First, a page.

Scope and Motivation

Unmanned Surface Vehicles (USVs) have become popular over the last decades motivated by civilian and military applications where security and safety of humans can not be guaranteed. Due to the absence of human pilots on board, USVs can perform several tasks with reduced cost, lower danger, and even higher performance. The most dominant examples are observation/data collection and environment sampling. Several tens of USV models have been designed for these purposes, however most of the existing solutions are large (more than 1.5 meters long) as well as heavy (a few hundred kilograms or more). Yet, based on INESC TEC’s experience in the field, weight and dimensions are relevant characteristics to take into account for logistic reasons. Naturally, small vehicles have the advantage of less demanding requirements, regarding transportation, deployment and recovery. Nevertheless, their capability to carry additional payload should not be neglected.

On the other hand, the huge ocean economy potential is envisioned to increase the activity at the ocean, worldwide, in the coming years, including resource exploitation on the sea floor, environmental monitoring, scientific exploration, and surveillance of maritime borders, apart from the traditional activities such as maritime transportation and fisheries. To perform many tasks in this context, USVs are considered a solution to enrich and extend water-based scenarios for Internet of Things (IoT) platforms and Machine-to-Machine (M2M) applications that will support coordinated network operations and novel above water communication technologies.

Communications at sea are currently limited to use of HF/VHF radios and satellite. HF communications have been mostly used to enable buoy-to-shore data transmission from oceanographic buoys, but they are proprietary and narrowband. VHF analogic radios are typically used for ship-to-ship and ship-to-shore communications, but they are narrowband too and limited to voice applications. In order to access the Internet at a few kilometers from shore, satellite communications are commonly used, but they require proprietary and unaffordable equipment, and are still limited in bandwidth. On the other hand, cellular networks and wireless communications at 2.4/5GHz enable broadband communications, but can only be used near-shore.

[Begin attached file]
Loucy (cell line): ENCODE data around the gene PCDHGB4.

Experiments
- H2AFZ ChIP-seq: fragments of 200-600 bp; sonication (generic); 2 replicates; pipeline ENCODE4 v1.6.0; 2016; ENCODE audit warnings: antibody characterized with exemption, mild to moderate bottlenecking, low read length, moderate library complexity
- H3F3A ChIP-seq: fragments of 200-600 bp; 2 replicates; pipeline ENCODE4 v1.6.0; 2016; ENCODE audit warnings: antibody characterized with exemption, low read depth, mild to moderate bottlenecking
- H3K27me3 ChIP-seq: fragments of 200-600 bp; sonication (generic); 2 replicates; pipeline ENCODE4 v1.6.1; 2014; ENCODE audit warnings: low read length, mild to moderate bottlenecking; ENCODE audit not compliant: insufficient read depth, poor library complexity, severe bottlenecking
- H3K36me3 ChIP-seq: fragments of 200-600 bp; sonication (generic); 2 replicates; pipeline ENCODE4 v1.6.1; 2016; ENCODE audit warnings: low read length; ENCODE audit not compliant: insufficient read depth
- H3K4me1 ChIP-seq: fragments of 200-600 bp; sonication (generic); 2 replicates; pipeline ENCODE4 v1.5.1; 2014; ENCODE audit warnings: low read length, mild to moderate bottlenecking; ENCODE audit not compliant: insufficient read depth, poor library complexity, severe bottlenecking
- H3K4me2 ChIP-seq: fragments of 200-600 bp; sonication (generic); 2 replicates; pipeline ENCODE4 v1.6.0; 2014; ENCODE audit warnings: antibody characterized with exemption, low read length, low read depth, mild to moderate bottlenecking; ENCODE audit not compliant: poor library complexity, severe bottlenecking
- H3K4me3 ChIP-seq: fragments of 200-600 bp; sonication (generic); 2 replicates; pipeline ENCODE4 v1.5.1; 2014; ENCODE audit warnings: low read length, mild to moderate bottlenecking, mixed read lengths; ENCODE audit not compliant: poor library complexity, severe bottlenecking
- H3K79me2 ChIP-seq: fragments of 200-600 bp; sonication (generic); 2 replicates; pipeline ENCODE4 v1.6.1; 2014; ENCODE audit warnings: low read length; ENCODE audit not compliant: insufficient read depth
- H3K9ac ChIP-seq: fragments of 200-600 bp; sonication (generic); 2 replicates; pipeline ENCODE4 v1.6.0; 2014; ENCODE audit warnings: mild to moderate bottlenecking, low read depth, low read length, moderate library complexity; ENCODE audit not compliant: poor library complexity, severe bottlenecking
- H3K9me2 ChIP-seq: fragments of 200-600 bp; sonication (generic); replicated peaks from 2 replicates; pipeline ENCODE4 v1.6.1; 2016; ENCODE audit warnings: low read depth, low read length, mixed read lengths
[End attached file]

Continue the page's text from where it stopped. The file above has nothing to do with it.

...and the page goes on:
FLEXUS aims at extending RAWFIE experimental infrastructure by providing ten maneuverable, small-sized and one-man-portable USVs, designed for outdoor operations and capable to easily accommodate additional payload. FLEXUS aims not only at providing the USVs, but also at endowing them with:

  • a rich set of motion and communication capabilities, being a significant distinction from other small size solutions;
  • over-the-air (OTA) programming, to enable loading of waypoints missions and also control features during a mission;
  • real-time video/photo and data dissemination to the Internet;
  • long-range and multi-hop wireless communications in order to connect the USVs between them, and to run experiments up to several kilometres from shore or from a mission-support ship.

The following specific objectives are considered.

  • To provide innovative USVs, highly reconfigurable either in their motion, communication capabilities and payload, and easy to deploy, operate and maintain by a single person.

  • To specify and implement the FLEXUS communications solution, which will include multi-hop and wireless mesh techniques for extended range, heterogeneous access networks, and emerging long range wireless technologies.
  • To provide to the FLEXUS USVs the ability to run and monitor experiments defined in the scope of RAWFIE project.

  • To engage end-users for testing new networking solutions, services, USVs behaviors and payloads as well as applications over the FLEXUS and RAWFIE testbed (e.g., Navy).